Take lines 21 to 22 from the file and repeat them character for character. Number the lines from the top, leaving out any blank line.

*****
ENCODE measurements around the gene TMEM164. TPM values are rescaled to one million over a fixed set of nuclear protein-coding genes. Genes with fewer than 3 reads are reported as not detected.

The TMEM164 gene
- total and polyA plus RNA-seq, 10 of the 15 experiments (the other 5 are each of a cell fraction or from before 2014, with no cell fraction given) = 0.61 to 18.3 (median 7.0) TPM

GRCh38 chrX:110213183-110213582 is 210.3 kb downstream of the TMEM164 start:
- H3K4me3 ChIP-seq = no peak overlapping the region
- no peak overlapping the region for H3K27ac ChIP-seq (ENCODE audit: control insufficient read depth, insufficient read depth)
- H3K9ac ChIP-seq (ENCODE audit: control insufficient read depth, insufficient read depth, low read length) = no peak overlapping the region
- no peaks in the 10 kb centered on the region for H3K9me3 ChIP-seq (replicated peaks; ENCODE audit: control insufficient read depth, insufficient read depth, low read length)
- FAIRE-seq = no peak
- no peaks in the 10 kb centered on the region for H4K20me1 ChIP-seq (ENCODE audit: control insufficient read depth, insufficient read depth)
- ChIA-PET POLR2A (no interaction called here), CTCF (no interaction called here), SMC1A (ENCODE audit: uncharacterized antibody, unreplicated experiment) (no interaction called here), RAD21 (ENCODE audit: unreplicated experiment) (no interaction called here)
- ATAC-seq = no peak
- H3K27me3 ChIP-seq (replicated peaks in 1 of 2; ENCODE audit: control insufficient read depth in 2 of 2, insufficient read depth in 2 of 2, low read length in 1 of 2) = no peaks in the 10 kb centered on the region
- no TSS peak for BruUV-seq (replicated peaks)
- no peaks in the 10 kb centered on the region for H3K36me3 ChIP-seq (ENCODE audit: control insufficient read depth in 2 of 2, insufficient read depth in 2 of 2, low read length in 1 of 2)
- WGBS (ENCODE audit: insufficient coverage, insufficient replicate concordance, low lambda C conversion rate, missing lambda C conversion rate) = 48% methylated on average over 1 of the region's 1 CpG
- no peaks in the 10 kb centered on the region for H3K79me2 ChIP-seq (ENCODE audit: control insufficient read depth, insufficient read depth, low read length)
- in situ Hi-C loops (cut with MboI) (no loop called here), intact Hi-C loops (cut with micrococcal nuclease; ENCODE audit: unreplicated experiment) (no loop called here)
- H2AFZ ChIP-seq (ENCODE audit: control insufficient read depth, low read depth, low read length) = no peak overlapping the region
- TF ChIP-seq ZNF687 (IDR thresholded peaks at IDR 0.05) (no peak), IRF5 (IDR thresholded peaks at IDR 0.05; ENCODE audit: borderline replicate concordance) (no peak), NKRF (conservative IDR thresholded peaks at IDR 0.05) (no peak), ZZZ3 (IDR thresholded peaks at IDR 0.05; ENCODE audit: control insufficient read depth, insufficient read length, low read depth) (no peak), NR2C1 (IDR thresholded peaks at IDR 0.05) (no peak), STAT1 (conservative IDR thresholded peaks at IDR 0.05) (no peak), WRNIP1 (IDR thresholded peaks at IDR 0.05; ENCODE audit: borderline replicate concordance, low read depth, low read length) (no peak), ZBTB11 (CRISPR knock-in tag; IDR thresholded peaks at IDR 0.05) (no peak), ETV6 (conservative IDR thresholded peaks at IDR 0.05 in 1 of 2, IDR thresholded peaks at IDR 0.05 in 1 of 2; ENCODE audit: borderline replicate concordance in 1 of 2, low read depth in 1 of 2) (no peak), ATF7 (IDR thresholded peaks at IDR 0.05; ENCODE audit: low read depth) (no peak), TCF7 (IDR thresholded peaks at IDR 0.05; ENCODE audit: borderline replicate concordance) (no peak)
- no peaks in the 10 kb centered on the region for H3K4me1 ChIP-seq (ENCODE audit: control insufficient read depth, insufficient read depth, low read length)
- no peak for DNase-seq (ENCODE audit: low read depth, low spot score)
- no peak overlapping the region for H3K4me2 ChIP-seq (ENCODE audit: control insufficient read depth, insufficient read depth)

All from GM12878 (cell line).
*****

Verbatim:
- no peaks in the 10 kb centered on the region for H3K4me1 ChIP-seq (ENCODE audit: control insufficient read depth, insufficient read depth, low read length)
- no peak for DNase-seq (ENCODE audit: low read depth, low spot score)